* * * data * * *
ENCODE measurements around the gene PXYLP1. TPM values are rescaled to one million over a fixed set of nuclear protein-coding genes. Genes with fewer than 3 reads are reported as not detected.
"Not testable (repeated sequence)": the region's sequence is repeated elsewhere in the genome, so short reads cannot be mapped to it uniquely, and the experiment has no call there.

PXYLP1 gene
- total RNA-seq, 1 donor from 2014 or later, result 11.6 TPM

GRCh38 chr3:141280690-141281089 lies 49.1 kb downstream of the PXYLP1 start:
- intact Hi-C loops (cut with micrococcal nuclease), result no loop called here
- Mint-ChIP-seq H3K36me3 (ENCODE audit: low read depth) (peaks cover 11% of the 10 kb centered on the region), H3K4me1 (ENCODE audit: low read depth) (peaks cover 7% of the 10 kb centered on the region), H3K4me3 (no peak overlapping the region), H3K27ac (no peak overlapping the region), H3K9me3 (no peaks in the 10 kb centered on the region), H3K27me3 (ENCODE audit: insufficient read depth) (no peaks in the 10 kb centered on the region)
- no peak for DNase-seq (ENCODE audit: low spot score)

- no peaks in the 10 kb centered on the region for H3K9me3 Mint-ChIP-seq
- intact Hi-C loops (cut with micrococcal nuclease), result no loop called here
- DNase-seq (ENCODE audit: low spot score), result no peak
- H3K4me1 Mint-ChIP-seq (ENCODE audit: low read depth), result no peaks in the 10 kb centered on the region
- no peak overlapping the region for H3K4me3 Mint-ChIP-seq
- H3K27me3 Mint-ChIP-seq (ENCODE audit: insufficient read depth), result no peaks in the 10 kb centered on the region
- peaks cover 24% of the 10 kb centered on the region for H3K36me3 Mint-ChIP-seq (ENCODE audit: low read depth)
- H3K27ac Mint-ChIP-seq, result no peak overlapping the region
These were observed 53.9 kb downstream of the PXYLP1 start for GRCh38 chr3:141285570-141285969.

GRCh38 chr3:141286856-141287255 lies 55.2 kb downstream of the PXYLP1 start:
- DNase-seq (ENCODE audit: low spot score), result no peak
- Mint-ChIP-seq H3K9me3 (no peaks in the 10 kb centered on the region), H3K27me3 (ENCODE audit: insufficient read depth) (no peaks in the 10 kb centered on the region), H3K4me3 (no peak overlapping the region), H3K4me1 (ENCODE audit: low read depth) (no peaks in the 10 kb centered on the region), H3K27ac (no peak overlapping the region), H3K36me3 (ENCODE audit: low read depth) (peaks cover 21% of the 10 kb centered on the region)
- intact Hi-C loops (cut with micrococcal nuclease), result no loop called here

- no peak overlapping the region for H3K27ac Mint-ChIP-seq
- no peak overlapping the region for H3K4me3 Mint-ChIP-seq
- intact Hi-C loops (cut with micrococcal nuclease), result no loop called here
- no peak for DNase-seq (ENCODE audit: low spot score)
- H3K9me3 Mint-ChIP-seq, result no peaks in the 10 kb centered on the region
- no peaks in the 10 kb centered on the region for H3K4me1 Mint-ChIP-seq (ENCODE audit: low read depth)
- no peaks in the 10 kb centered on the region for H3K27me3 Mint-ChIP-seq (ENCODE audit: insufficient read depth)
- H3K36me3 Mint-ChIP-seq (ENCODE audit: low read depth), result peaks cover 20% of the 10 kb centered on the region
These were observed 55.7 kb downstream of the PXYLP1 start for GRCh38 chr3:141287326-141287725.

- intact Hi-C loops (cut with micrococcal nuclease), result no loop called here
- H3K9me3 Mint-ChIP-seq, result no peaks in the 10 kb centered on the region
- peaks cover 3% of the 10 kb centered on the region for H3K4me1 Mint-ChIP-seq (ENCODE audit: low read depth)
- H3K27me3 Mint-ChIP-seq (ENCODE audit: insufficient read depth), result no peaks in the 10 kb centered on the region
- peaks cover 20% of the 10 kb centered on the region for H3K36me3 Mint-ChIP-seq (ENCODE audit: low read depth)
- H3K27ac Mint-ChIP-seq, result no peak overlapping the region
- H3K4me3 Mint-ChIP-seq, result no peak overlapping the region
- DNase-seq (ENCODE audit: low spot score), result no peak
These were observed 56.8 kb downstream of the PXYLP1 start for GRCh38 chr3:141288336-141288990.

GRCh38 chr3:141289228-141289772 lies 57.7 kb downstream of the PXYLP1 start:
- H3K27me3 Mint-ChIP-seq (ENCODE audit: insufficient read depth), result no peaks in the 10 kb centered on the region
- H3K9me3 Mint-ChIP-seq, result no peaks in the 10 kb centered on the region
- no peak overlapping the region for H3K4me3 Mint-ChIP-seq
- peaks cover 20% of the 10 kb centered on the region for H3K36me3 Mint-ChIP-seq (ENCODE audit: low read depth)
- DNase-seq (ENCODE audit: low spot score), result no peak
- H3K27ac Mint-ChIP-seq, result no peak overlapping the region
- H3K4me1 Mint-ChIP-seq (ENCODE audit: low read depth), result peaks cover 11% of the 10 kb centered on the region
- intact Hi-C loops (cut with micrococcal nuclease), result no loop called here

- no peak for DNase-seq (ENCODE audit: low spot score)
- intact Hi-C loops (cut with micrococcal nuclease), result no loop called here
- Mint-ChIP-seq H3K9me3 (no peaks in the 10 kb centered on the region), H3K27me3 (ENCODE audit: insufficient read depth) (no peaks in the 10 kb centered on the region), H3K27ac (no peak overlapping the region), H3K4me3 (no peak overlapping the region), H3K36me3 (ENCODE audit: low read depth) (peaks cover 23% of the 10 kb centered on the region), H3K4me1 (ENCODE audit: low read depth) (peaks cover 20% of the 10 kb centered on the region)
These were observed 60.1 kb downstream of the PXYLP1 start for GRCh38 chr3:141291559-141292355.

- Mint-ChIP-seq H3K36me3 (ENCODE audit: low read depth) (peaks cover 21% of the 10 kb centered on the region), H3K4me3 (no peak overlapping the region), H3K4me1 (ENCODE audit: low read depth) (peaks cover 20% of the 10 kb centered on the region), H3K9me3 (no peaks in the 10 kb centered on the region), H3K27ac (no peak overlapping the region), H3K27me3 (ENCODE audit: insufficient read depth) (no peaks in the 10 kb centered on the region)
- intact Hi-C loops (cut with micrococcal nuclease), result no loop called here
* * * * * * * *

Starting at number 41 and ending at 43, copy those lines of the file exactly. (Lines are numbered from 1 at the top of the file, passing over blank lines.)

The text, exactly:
- H3K27me3 Mint-ChIP-seq (ENCODE audit: insufficient read depth), result no peaks in the 10 kb centered on the region
- H3K9me3 Mint-ChIP-seq, result no peaks in the 10 kb centered on the region
- no peak overlapping the region for H3K4me3 Mint-ChIP-seq